I still regret destroying one of these when I was about eighteen. I tried to "hot it up" putting in modern novel tubes, adding a VR tube and a VFO. I never could get it stable and eventually took it apart, keeping only the coil assembly, the dial and the gang. I still have them somewhere I guess. Seen them about five years ago in the shed.
After deciding restoration of the chassis was going to be easy I then tuned my attention to the cabinet, one of two wide wood mantle designs that was used for many of these radios. After cleaning off the many years of grime with strong detergent I soon realised the wood grain finish was fake. It was done with paints and stains. I am sure this is original by the nice layer of cellulose lacquer that had protected the finish for many years. As there were scratches in this coating and patches of it had flaked off, it had to go. Out with the paint stripper and I soon had the rest of the lacquer off and was starting to lift off the wood grain finish. To my horror, the wood work was very poor and had been puttied up with a filler putty and then an undercoat.
Now this was a very expensive radio and all the other examples I have seen have had magnificent wood cabinets except for one a fellow local HRSA member has. That one is covered with leather. By now I was starting to formulate a scenario. Looking at what was left of the ARTS&P sticker it must have been built just after the war and we know there was a shortage of all materials, wood included, and of tradesmen to do craftsmanship work. Looks like at this time they were making the cabinets out of packing crate timber and when they were too rough to finish with stain they either covered them with leather or a fake wood grain finish. The actual wood work is good and has stood up well over the years, it is just the quality of the timber, it is rough and splintery.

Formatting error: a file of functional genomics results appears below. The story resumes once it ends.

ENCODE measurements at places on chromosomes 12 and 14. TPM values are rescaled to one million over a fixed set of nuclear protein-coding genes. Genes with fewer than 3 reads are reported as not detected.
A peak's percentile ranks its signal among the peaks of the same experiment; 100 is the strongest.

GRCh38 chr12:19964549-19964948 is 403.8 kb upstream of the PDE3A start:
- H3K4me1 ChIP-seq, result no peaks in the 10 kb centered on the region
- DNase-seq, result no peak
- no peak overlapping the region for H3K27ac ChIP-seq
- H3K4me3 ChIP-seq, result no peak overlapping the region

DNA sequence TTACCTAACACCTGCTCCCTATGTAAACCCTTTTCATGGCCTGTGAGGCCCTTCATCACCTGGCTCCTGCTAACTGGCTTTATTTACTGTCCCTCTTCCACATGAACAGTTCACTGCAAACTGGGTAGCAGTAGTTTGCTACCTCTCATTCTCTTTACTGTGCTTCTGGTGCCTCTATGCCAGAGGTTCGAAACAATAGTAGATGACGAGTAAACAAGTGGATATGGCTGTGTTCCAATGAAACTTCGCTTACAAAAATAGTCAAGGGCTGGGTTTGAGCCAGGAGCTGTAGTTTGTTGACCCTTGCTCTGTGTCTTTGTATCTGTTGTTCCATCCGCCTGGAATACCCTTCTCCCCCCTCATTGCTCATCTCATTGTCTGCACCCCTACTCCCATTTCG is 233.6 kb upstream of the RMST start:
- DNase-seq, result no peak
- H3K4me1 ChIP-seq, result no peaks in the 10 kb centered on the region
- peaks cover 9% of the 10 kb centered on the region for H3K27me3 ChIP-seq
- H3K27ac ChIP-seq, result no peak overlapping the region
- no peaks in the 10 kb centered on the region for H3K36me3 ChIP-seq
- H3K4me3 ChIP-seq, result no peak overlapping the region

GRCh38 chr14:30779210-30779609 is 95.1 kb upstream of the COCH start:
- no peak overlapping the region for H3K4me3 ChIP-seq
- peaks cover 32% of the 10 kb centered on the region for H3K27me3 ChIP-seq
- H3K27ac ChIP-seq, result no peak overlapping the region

What do I do now, learn how to put the fake finish back on, find someone who can do it for me or have it covered with leather ?
This set is one where the dial assembly is attached to the cabinet and the dial chords, one for the station/frequency pointer and one for the band indicator, have to be disconnected before the chassis can be removed. This is a pain, why did AWA do his in some models ?.
I mentioned above two wide wood mantle cabinet designs. These have the dial scale on the right side and the speaker on the left. This one has a sloping front, friends have another version that is about the same size but the front is vertical. There is also another design that has the dial scale on the top of the cabinet rather than in the front. The model life of this set was about ten years and so many versions were built, even vibrator and battery models, Console and Radio Grams, all using the same basic circuit configuration.
Articles on these radios were published in Radio Waves, January 1995, all six pages of information, and in the October 1996 edition on the 805G radiogram. Rodney Champness wrote about these radios on no less than three occasions in the Vintage Radio column of Silicon Chip magazine. May 2001, March 2002 and April 2002. There is also an article on the restoration/reproduction of a Seven Bander in the July 2010 Radio Waves magazine.
Oh and by the way, my guess is the M in Model 617TM means it has a Magic Eye tuning indicator, the T indicates a table top model and the C in 719C indicates a Console !
How was the External Speaker Socket meant to be used ?. It has a 0.1uF coupling capacitor from the Anode of the 6V6 output valve and so it has to operate into a high impedance load. I suppose the idea was a speaker with an output transformer included would be used. The coupling capacitor would have meant the bass response would have been quite poor.
It had a note on it saying it was in good working order and it even had an Appliance Electrical test tag on the power cord. As I have found all too often with radios in stores like this, it was far from safe and the "Licensed Electrician" should have known better than to Tag this item with the two wire power cord that was inadequately anchored.